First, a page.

Now I've bought extra inulin and have just started the first batch of it. However, I have to say that the powder does not dissolve in me, neither in cold nor in warm milk. There are small lumps ... I am curious whether this will still dissolve or whether I will have lumps in the yogurt afterwards.
    Do you have any advice on this?

    Thank you very much, greetings Katja

    1. Hello Katja,

      with low-fat milk and without inulin, it is normal for the yogurt to be quite thin. I also described that in the article. 😉
      It is best to sprinkle in the inulin slowly and stir in with a whisk or similar.
      (If you are working with the Thermomix, you can also sprinkle it through the lid opening during the mixing process.)
      In retrospect it will not be resolved, I think.

      Many greetings,
      Sonja

  6. Dear Sonja,
    thanks for the recipe. It's simple and practical, you don't need any additional probiotic yogurt ferments. I think that's great. I have a question about milk. I made my first two attempts with organic hay milk and then with pasture milk, got inulin and used the yoghurt mentioned above and let it ferment in the fermentation box at 35 ° for about 12h +. In both cases the result was fluid. Now I took Demeter UHT milk and a little more inulin and the result was much firmer. Actually, I would rather use fresh milk, but that doesn't seem to work, so my question, which milk do you use?
    Thanks for an answer.
    Warm greetings,
    Anna

    1. Dear Anna,

      but it also works great with fresh milk.
      I would recommend that you heat them up to around 90 ° C for a few minutes beforehand and allow them to cool down to 45 °. Stir it from time to time so that no skin forms.

      I think that could be a solution, I would appreciate your feedback.

      Sincerely,
      Sonja

    2. Thank you dear Sonja,
      then what is the difference to long-life milk when I heat the fresh milk to 90 °? Or is there still a difference. I thought that the probiotic components of fresh milk would break if I heat it up. The Demeter UHT milk with 38% fat is also very good. But I'll also try the fresh milk.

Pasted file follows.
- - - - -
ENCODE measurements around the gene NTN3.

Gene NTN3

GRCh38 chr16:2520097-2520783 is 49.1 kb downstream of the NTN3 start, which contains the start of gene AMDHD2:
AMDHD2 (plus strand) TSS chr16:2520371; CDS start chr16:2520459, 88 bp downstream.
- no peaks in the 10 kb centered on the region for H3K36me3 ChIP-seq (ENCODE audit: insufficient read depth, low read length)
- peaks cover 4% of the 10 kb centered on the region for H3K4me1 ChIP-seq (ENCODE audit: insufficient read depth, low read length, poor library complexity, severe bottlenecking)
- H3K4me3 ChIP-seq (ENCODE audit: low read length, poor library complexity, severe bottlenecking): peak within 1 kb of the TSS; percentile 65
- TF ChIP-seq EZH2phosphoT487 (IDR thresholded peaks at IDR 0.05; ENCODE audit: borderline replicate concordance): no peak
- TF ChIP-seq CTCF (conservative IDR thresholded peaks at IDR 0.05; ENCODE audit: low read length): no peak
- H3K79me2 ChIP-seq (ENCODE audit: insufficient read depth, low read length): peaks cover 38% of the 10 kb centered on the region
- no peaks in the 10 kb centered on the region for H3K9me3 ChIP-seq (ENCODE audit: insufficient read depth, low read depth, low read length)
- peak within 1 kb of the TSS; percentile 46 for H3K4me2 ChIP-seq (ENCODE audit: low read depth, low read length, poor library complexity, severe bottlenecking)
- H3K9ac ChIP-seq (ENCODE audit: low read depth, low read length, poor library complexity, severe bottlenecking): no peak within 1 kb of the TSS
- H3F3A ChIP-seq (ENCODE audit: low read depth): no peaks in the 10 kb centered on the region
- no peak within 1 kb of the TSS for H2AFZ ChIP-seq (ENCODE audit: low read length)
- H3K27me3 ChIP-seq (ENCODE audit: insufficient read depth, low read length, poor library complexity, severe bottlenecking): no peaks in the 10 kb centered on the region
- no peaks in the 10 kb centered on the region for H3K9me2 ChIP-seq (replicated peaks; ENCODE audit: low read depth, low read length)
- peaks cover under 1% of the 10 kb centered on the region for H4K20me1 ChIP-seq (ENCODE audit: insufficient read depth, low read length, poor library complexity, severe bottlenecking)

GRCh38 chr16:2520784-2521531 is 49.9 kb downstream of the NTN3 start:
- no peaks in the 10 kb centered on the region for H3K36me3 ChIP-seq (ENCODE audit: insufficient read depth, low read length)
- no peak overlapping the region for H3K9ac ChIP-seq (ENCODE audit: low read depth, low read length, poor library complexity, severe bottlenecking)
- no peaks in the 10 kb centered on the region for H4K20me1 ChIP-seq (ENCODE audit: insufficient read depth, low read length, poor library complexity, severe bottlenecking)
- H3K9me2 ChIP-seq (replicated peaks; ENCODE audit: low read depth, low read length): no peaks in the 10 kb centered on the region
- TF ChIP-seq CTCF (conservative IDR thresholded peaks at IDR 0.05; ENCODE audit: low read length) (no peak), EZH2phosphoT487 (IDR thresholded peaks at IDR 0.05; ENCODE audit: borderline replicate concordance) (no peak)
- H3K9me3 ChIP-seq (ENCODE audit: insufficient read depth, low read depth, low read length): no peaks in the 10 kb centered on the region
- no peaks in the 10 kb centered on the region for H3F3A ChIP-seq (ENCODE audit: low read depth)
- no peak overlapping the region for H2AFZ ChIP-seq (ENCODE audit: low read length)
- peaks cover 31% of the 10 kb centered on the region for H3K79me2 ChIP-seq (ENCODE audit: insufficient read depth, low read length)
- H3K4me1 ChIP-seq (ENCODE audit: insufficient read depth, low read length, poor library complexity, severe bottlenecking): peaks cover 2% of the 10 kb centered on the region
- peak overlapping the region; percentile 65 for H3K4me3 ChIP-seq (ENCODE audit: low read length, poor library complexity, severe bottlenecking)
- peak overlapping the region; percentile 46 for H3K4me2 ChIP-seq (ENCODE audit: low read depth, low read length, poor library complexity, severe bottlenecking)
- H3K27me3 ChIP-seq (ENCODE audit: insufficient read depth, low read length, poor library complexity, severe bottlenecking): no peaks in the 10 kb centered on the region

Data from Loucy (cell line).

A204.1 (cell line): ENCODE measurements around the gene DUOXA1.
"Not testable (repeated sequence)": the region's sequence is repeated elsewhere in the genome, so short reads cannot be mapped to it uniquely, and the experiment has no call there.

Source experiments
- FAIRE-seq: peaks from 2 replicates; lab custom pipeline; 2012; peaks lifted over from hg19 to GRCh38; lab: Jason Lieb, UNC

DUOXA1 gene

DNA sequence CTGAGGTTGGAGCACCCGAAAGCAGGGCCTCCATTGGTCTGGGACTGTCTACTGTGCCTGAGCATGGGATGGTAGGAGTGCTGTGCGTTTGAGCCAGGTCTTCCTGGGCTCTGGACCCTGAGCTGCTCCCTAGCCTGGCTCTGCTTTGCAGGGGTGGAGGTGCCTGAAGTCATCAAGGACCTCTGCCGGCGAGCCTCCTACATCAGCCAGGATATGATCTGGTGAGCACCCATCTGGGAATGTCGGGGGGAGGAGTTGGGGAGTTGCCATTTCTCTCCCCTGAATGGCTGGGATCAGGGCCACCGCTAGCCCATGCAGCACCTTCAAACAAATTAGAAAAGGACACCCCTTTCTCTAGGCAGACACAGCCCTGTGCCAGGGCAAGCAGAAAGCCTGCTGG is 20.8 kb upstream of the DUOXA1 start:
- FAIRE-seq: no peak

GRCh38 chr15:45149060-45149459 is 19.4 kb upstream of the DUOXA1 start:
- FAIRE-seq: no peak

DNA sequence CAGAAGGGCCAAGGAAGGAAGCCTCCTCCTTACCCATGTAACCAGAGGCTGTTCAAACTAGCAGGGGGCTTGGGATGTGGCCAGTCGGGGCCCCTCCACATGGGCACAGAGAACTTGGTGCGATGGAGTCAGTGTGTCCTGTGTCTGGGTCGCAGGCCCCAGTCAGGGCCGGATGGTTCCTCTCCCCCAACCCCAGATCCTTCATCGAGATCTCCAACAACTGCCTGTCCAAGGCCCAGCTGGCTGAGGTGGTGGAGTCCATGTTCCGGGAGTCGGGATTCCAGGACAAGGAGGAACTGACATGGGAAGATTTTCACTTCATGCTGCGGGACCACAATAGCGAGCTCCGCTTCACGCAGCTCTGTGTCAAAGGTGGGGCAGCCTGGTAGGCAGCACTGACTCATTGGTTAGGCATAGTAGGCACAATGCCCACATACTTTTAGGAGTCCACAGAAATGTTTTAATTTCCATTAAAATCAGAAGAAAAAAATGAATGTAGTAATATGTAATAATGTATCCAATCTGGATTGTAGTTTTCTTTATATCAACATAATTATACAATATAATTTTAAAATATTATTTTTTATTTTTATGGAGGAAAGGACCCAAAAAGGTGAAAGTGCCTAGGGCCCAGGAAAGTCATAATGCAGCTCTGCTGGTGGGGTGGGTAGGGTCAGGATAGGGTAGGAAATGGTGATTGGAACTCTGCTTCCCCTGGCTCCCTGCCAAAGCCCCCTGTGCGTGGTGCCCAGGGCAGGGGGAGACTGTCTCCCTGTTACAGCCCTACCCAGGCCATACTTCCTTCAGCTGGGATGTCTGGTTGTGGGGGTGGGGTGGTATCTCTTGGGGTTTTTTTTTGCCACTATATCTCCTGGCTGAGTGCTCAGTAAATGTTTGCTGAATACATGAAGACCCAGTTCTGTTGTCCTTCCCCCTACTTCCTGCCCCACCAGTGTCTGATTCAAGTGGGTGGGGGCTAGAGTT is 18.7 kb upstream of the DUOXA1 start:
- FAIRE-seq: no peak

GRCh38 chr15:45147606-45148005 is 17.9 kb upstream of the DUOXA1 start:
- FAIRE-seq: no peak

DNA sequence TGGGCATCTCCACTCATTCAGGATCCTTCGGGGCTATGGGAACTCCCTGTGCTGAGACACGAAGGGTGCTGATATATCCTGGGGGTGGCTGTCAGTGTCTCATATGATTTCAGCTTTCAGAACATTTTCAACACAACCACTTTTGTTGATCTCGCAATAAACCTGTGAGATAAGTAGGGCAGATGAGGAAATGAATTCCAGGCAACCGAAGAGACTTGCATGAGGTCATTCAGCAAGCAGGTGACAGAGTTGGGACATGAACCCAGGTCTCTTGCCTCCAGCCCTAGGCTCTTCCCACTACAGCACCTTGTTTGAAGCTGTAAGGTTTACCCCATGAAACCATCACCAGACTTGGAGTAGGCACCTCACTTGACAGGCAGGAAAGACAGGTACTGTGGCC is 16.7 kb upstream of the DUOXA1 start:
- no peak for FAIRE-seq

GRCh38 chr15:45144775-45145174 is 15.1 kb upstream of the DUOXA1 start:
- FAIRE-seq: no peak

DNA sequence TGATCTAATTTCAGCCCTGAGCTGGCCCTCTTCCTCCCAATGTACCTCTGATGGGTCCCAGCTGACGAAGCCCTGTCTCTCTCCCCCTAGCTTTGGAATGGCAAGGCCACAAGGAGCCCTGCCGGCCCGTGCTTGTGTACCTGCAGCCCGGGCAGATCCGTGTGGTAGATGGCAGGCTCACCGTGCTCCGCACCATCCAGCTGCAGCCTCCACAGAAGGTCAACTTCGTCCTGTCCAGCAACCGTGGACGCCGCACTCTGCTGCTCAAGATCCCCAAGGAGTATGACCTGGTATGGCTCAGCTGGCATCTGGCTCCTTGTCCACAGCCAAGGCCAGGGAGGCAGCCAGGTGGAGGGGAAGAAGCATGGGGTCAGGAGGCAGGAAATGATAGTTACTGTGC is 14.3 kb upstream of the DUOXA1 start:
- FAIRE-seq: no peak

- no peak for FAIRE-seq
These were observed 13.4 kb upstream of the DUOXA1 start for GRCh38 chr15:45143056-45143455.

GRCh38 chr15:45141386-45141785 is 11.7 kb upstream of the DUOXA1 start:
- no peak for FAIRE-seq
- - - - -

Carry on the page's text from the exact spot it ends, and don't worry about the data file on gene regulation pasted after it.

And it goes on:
Heartfelt,
      Anna

      1. Dear Anna,

        this has something to do with the protein that the yogurt may then become firmer. The milk shouldn't boil.
        Long-life milk is heated significantly higher, is stored in the packaging for weeks and tastes different. Of course you can also use this, but a short heating to 90 ° is much gentler.

        UHT milk:
        Preheated milk is heated to 135 to 150 ° C for 2-3 seconds (ultra high temperature or ultra high temperature, abbreviated UHT) and the temperature is held in a heat holder for 2–6 seconds. All germs are killed by the ultra high temperature.

        Sincerely,
        Sonja

  7. Hello Sonja, I'm a little bit desperate right now. The first time it worked super well and now with pure natural yoghurt it always settles like whey in the middle. You can already see it when you take the glass out of the yogurt machine.
    Strangely, with the jars where I have jam downstairs, everything is ok. I always do 3-4 without and the rest with jam. What can that be?
    Many greetings Simone

    1. Dear Simone,

      to be honest, I'm a bit overwhelmed. Did you use a different type of yogurt as a starter? Just observe whether the one without jam might be ready a little earlier than the one with - i.e. when the whey settles.

      Sincerely,
      Sonja

  8. Hello Sonja, actually I think your starter yoghurt is great. You LF don't work so well as a starter and are not available in small quantities either. But? That of Landliebe is not LF. Does this no longer play a role in the total amount or does the lactose content put it into perspective by making the yoghurt. Kind regards Renate

  9. Hello Sonja,

    I came across your site while looking to optimize my yoghurt production. That sounds great with INULIN. But also the possibility to first fill the glass bottom with jam / compote ... now my question: does the yoghurt keep in the refrigerator for 1-2 weeks, even if I use little sugar in the compote? And is the jam not whirled up and mixed when the milk liquid is poured in?
    Do you happen to know if I have to adjust the fermentation time when using larger glasses, or does it not matter? (I cook with Thermomix TM6).

    many greetings Lu

    1. Hi there,

      so the time does not actually depend on the size of the glass. It stays.

      If you work very cleanly it should still hold up, I think. Maybe test it with a small amount and put it in the cold place (o degree shelf or on the glass plate in the fridge).
      If you carefully pour in the yoghurt milk over a tablespoon, the compote layer will stay nicely at the bottom of the glass. I hope you understand what i mean…

      Sincerely,
      Sonja